EARLY MODERN EUROPE (1400-1700)—HISTORY 105A and 105B
SPRING SEMESTER 2012/ Dr. George Dameron
Office: Library 306/Telephone x2318
Office Hours: Mondays, 1-3; Wednesdays, 3:15-4:15, and by appointment
Hans Holbein the Younger. Sir Thomas More.
© Frick Collection, New York
PURPOSES OF COURSE
The primary goals of the course are the following: 1) to provide a broad, interdisciplinary overview of European history within a global context from the fifteenth through eighteenth centuries; 2) to familiarize students with a variety of primary historical sources and documents for this period, 3) to introduce students to some of the principal issues and debates among historians associated with the early modern world, 4) to stimulate student interest in History, 5) to explore the role of this period in the formation of the modern world as well as to recognize the distance of its culture from our own, 6) to encourage a global understanding of historical change by studying the complex relations between Europe and the rest of the world in this so-called “age of exploration”; 7) to enhance the ability of students to think, speak, and write critically about History; 8) to learn to use library and information technology resources for historical research and study, 9) to fulfill a Liberal Studies requirement in Historical Studies, 10) to learn how to read a book-length secondary source critically, and 11) to complete a research paper using primary sources on a topic associated with the course.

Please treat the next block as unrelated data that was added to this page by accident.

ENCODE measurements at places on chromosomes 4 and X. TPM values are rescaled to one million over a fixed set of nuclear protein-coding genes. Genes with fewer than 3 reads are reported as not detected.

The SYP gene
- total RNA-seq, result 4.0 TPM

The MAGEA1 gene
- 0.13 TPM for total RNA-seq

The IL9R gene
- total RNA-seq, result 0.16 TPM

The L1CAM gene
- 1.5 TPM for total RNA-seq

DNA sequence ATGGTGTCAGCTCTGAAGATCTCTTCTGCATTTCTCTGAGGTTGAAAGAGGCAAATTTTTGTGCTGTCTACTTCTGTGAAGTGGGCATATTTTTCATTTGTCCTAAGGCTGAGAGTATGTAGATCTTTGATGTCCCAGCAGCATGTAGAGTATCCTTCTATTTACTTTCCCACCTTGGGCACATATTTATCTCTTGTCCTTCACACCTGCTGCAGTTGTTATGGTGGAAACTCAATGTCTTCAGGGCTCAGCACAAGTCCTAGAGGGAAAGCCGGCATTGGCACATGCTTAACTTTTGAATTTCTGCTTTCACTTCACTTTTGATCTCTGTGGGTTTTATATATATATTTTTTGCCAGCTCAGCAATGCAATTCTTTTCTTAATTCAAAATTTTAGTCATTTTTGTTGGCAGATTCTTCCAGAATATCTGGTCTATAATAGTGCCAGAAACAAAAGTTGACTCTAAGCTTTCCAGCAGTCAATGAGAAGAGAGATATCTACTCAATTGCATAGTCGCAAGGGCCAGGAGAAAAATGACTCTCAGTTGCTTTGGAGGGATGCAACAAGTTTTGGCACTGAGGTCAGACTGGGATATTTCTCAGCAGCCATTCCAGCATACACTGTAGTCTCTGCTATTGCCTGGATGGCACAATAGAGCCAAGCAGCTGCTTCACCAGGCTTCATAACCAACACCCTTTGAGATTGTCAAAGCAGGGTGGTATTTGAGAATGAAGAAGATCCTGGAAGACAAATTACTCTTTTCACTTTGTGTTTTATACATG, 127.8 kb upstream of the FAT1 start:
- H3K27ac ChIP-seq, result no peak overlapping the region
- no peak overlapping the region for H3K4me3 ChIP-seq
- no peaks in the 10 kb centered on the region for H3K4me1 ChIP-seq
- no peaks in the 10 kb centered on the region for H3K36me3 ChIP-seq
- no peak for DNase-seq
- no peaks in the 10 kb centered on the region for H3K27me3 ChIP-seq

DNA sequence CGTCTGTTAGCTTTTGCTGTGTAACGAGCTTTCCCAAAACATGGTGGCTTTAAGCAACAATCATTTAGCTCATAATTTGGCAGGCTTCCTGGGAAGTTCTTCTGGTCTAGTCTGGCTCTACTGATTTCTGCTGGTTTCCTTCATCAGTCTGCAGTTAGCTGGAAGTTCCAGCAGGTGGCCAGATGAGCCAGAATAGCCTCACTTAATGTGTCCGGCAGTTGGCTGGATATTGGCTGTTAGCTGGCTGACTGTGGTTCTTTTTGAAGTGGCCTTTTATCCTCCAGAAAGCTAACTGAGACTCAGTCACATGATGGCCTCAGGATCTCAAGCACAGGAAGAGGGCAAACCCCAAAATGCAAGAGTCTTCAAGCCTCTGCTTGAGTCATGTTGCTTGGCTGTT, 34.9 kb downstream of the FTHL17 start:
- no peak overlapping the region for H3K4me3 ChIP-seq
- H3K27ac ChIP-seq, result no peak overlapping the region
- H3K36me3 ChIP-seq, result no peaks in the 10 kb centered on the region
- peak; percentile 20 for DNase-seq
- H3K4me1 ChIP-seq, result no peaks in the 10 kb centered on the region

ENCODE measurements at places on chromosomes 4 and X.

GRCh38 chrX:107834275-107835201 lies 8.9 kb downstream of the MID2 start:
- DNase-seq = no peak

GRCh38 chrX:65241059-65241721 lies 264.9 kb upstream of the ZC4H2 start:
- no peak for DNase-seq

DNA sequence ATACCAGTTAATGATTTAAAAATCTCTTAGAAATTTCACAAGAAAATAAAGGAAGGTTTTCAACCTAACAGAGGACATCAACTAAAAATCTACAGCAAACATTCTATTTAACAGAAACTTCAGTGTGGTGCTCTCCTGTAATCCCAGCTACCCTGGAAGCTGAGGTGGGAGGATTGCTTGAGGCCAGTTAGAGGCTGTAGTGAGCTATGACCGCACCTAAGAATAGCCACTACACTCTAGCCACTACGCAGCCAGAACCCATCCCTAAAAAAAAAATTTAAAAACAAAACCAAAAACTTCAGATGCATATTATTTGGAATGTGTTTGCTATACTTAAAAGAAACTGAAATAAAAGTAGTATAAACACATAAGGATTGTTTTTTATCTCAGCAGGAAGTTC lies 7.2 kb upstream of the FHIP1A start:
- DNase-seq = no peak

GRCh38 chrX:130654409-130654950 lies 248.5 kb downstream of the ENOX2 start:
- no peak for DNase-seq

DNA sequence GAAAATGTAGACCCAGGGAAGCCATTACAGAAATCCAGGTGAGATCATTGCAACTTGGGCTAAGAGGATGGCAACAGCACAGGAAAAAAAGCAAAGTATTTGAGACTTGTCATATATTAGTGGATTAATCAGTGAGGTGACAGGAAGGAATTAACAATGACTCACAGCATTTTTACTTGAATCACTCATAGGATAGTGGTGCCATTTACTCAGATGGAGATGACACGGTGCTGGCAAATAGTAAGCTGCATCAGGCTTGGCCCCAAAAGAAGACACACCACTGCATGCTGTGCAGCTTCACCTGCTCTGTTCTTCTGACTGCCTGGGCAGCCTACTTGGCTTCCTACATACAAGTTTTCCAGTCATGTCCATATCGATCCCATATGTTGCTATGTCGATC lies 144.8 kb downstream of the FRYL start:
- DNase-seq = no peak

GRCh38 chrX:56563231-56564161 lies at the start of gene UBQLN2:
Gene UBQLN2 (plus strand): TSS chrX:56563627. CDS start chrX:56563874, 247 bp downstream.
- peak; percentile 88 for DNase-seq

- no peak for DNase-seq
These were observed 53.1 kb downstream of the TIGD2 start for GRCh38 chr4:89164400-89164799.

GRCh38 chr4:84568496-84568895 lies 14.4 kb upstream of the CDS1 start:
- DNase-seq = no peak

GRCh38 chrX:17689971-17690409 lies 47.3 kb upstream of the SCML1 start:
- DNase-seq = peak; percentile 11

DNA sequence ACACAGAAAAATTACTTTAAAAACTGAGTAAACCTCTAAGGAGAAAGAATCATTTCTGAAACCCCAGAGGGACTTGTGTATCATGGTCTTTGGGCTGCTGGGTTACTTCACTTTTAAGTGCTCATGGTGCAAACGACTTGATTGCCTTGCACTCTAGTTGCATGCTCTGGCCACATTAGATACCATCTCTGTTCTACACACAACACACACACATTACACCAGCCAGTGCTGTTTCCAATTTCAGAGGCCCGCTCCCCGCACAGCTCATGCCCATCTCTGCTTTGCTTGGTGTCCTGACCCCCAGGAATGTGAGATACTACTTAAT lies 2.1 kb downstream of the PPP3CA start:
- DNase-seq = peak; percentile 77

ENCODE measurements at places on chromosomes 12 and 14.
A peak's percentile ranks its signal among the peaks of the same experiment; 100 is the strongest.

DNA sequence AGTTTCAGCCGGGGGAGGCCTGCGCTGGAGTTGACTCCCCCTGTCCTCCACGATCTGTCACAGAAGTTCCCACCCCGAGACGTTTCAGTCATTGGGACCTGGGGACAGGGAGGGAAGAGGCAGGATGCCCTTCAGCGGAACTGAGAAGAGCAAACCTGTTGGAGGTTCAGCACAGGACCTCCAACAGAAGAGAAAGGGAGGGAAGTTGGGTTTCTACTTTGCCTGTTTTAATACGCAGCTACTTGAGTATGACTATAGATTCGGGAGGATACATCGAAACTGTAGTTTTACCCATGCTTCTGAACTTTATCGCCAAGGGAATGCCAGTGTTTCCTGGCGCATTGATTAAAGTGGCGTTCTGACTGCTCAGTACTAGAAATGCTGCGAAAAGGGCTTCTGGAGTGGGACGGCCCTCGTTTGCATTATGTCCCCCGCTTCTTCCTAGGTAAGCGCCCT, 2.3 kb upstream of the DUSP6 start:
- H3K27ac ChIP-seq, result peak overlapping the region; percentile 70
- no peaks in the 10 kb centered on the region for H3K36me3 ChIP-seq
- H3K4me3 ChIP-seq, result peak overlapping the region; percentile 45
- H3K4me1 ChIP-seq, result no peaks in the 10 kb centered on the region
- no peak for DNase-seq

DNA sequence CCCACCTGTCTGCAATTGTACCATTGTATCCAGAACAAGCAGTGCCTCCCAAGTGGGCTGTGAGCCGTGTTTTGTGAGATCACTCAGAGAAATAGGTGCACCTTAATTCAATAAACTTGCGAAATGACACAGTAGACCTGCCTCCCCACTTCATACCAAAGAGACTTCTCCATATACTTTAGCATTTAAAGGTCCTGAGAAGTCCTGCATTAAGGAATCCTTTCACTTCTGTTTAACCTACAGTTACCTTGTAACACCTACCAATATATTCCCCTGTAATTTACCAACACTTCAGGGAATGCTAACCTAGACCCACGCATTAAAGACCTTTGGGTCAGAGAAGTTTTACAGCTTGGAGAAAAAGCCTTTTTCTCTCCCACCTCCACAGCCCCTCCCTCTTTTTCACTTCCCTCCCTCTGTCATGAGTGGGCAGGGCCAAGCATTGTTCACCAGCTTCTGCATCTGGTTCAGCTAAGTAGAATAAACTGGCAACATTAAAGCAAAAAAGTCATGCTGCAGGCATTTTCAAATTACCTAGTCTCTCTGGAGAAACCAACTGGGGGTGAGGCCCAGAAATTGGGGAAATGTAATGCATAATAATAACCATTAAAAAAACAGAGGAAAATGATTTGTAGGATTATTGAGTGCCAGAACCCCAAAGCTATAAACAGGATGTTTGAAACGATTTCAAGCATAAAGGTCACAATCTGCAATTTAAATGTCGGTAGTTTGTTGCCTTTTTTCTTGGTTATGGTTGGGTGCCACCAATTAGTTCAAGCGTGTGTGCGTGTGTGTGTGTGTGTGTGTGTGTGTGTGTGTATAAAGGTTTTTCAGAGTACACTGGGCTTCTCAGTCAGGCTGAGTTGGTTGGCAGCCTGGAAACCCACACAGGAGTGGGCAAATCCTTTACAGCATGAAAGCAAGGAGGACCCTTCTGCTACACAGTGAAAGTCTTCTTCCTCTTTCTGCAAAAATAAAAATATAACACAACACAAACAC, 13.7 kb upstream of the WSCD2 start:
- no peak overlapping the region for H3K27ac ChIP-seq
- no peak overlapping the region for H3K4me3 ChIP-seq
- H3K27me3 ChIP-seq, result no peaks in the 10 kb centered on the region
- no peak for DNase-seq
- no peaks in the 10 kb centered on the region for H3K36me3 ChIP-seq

The class will usually consist of lectures and PowerPoint presentations on Mondays and Wednesdays, with Fridays usually devoted to discussion (with a focus on the primary sources). Questions are welcome at any time. Discussions and focus papers will primarily be organized around the primary sources and a set of weekly study questions posted at eCollege. Every Friday there will be either a short quiz (5 minutes) or a one-page focus paper due. Students must bring their focus papers to class on Fridays and turn them in during class time (late focus papers or make-up quizzes are acceptable only for medical or compelling family reasons).
Readings for the course will be either hardcopy or online (via Web sites or via our library’s database collection of online journals).